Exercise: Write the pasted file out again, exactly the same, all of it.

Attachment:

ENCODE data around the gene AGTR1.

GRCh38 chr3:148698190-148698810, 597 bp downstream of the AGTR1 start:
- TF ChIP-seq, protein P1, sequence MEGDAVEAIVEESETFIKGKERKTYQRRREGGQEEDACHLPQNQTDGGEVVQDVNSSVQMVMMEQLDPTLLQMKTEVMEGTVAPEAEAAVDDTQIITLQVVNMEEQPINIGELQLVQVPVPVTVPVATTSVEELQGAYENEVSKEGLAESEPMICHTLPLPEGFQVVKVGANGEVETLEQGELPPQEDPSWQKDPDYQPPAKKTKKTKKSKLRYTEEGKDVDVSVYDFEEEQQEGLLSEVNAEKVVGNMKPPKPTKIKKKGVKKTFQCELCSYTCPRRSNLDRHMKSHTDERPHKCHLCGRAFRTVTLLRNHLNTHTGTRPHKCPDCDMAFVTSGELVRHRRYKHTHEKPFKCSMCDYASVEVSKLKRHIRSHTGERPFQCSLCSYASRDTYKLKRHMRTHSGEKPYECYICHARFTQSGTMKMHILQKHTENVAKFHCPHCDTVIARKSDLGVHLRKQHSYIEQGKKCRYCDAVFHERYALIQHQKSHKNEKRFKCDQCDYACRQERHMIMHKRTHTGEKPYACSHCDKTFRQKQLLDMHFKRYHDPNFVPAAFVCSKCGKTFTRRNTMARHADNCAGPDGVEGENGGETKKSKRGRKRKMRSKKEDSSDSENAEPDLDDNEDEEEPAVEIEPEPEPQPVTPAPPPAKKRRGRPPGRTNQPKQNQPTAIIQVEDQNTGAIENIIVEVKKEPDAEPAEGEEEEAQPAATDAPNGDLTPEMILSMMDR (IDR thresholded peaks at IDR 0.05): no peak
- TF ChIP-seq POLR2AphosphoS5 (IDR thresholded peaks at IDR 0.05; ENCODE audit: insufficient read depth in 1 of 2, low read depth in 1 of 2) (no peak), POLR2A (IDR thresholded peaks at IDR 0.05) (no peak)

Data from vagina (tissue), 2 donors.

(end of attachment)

ENCODE data around the gene AGTR1.

GRCh38 chr3:148698190-148698810, 597 bp downstream of the AGTR1 start:
- TF ChIP-seq, protein P1, sequence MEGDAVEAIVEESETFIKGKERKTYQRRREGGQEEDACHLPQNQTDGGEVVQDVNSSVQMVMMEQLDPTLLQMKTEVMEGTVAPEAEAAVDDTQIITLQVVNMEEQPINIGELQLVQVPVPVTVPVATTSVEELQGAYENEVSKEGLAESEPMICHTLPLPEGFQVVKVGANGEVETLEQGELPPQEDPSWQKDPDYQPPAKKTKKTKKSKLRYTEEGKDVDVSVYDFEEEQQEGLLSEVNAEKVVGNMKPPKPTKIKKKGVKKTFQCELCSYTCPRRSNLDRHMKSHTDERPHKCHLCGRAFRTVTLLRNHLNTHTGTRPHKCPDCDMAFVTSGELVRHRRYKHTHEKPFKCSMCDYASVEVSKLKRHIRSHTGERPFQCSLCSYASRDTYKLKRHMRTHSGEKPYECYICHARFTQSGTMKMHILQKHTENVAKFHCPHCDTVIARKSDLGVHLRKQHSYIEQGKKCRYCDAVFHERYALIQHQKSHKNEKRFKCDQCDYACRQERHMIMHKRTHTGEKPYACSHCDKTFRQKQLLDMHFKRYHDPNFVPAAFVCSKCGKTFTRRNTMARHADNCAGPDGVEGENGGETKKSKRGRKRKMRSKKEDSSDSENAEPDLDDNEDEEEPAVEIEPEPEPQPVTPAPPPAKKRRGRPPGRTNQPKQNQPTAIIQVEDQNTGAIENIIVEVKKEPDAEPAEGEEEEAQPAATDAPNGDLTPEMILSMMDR (IDR thresholded peaks at IDR 0.05): no peak
- TF ChIP-seq POLR2AphosphoS5 (IDR thresholded peaks at IDR 0.05; ENCODE audit: insufficient read depth in 1 of 2, low read depth in 1 of 2) (no peak), POLR2A (IDR thresholded peaks at IDR 0.05) (no peak)

Data from vagina (tissue), 2 donors.